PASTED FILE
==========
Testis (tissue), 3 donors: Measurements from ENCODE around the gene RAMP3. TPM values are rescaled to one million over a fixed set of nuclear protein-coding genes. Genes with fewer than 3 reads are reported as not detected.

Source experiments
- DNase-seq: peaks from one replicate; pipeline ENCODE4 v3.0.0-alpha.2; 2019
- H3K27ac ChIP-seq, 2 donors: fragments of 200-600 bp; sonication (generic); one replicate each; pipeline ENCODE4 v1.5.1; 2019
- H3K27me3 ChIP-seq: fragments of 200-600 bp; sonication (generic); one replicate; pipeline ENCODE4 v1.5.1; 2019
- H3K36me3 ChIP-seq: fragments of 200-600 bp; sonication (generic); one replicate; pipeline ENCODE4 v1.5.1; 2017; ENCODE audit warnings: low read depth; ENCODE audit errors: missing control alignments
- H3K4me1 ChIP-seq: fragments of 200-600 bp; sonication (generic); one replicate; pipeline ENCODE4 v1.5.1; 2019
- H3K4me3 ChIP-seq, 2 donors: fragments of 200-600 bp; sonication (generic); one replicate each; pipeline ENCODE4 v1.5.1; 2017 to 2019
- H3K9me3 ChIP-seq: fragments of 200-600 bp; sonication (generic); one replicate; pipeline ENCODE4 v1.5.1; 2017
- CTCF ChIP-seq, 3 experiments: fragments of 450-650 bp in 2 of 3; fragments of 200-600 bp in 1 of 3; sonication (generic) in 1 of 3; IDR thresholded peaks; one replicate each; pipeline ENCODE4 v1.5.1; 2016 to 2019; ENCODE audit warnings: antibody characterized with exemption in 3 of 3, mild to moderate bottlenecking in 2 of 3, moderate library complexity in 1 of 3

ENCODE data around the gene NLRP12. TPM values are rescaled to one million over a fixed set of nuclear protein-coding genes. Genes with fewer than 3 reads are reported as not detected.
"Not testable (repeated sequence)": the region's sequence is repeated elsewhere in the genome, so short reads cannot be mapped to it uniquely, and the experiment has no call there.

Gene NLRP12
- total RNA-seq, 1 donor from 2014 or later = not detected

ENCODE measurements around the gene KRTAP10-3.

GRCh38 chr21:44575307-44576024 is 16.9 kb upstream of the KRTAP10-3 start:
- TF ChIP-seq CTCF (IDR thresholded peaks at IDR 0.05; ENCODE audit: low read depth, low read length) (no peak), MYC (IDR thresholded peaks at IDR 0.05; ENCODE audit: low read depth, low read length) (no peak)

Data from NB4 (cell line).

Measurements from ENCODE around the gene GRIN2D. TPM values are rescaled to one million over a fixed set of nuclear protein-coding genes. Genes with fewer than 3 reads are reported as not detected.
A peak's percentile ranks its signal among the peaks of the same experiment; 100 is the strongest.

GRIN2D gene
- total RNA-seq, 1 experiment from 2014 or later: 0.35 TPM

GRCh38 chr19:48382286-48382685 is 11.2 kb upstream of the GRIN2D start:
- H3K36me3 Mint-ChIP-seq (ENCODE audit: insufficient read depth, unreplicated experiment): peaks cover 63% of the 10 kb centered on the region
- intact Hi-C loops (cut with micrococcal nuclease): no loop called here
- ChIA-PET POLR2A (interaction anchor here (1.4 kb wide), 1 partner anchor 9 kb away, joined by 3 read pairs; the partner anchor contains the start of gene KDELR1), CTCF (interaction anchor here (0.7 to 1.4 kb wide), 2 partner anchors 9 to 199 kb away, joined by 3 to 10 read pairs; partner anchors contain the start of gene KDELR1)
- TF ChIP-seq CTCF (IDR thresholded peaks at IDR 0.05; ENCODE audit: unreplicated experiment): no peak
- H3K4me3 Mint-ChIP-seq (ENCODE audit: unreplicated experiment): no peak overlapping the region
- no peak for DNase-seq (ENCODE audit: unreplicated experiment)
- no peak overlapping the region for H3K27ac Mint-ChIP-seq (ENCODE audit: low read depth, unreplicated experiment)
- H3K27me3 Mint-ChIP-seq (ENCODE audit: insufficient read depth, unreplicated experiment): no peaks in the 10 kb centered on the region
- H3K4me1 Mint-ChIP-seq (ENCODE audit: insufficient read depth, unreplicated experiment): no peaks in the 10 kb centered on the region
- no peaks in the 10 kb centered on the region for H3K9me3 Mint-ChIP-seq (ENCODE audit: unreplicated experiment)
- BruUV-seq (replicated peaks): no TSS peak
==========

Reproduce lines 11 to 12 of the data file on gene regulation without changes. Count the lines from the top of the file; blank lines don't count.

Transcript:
ENCODE data around the gene NLRP12. TPM values are rescaled to one million over a fixed set of nuclear protein-coding genes. Genes with fewer than 3 reads are reported as not detected.
"Not testable (repeated sequence)": the region's sequence is repeated elsewhere in the genome, so short reads cannot be mapped to it uniquely, and the experiment has no call there.